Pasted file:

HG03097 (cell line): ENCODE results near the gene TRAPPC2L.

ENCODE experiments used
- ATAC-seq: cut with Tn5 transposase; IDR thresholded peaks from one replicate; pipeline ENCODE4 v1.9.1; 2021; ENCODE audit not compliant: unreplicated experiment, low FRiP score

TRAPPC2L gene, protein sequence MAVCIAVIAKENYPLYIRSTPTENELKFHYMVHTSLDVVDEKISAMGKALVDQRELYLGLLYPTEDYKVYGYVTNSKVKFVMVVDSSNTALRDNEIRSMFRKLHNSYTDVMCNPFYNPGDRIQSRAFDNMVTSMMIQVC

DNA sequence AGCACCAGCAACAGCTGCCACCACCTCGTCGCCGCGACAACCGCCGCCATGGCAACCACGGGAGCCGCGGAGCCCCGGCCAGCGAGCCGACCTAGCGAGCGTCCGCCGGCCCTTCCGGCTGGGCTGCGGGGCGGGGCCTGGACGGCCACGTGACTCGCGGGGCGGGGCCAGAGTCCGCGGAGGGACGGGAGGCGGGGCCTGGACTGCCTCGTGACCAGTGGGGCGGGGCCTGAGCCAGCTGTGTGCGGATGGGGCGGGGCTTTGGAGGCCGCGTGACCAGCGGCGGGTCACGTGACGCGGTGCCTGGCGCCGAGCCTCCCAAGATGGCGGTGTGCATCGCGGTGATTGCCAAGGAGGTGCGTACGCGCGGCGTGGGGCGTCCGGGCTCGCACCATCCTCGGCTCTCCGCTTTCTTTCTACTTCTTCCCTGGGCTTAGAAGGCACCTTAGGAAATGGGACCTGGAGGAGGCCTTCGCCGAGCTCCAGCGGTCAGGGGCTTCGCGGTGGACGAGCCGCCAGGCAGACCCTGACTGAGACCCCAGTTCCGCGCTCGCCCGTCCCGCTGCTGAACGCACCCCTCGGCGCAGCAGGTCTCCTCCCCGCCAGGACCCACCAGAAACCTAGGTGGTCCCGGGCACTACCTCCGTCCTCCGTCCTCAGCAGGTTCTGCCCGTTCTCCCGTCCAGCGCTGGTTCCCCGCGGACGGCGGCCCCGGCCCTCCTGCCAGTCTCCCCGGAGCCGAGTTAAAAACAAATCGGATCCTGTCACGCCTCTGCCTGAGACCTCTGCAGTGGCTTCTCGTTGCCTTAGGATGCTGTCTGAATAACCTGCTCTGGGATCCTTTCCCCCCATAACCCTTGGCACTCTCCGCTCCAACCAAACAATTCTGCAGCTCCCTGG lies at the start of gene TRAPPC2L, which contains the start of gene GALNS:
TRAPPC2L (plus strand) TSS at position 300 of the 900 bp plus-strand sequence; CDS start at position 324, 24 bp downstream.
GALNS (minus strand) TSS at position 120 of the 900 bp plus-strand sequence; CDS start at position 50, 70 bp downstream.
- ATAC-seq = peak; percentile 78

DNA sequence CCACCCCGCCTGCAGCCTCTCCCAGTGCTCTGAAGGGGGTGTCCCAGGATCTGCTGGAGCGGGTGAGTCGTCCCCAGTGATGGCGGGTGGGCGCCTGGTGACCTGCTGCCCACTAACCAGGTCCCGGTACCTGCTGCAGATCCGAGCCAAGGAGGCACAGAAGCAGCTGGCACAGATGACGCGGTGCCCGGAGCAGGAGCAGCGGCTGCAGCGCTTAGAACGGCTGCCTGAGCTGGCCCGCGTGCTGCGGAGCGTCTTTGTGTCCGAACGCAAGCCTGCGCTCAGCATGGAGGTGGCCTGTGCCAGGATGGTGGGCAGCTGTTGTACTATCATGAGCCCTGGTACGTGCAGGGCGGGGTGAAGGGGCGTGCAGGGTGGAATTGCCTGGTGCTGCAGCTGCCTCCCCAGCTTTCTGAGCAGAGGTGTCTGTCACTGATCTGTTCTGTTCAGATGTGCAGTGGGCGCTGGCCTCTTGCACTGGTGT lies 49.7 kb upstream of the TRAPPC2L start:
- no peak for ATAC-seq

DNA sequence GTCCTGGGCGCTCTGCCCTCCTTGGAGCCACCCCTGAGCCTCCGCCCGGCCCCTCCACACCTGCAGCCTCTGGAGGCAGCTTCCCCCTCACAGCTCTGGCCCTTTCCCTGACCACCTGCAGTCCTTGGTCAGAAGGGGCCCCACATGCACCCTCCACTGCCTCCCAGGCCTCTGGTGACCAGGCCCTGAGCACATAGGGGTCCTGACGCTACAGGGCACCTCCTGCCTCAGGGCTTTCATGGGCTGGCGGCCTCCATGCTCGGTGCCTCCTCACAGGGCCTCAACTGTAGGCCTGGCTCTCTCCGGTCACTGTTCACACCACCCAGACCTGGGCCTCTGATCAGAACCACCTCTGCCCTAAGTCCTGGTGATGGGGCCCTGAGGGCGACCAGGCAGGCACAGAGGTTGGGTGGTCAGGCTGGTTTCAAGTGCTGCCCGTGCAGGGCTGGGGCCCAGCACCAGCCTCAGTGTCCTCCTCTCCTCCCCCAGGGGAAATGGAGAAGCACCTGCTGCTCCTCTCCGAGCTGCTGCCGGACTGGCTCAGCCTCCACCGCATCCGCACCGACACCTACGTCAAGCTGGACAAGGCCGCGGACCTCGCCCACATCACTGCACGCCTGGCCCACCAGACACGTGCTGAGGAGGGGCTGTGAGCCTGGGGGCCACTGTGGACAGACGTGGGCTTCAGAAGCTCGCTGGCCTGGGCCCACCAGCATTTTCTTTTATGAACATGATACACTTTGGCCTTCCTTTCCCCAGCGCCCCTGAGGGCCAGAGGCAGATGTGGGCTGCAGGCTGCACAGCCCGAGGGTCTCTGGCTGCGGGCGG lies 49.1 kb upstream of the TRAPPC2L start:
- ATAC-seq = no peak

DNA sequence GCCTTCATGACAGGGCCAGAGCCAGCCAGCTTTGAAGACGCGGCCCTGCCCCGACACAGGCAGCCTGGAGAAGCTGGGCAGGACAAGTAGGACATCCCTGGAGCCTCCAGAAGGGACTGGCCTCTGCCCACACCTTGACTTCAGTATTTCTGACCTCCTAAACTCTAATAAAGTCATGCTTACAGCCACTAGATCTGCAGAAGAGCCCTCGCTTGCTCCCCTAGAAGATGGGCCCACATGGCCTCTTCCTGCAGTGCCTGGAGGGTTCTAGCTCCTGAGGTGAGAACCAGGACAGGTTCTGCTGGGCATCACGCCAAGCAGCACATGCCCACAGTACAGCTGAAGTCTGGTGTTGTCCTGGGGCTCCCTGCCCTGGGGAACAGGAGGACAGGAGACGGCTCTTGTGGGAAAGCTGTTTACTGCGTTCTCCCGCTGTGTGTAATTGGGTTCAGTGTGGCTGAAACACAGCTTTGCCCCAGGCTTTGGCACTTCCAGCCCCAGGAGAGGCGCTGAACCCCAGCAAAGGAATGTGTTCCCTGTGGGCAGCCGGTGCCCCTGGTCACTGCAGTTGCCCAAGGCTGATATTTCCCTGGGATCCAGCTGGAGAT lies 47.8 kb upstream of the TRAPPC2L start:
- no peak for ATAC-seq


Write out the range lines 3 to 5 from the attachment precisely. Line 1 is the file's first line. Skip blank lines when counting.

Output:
- ATAC-seq: cut with Tn5 transposase; IDR thresholded peaks from one replicate; pipeline ENCODE4 v1.9.1; 2021; ENCODE audit not compliant: unreplicated experiment, low FRiP score

TRAPPC2L gene, protein sequence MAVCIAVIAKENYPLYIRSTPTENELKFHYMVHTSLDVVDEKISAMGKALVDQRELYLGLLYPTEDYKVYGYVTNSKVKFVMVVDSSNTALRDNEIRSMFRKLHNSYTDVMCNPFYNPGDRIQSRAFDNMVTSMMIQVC

DNA sequence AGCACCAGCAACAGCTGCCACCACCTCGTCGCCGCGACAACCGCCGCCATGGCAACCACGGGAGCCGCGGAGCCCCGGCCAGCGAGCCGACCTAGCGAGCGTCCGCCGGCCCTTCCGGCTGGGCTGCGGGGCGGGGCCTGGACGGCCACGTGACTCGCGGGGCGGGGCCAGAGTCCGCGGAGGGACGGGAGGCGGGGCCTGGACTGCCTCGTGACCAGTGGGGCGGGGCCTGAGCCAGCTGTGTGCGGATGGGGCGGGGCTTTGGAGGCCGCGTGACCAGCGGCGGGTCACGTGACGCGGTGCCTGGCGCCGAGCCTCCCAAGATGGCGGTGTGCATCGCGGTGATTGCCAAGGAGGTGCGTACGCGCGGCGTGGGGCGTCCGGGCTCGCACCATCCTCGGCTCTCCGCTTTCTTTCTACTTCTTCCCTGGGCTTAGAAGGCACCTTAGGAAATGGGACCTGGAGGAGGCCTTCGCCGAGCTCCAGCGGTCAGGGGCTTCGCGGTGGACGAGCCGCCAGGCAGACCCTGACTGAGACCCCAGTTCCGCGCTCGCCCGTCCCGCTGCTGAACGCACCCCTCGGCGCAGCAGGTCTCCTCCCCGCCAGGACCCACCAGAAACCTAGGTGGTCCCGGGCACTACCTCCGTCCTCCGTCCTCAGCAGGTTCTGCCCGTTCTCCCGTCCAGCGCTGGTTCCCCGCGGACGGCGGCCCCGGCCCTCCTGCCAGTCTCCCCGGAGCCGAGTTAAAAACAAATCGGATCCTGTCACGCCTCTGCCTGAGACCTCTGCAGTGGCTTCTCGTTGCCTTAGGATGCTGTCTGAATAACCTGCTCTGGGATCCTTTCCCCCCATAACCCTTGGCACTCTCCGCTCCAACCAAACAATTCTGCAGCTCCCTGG lies at the start of gene TRAPPC2L, which contains the start of gene GALNS: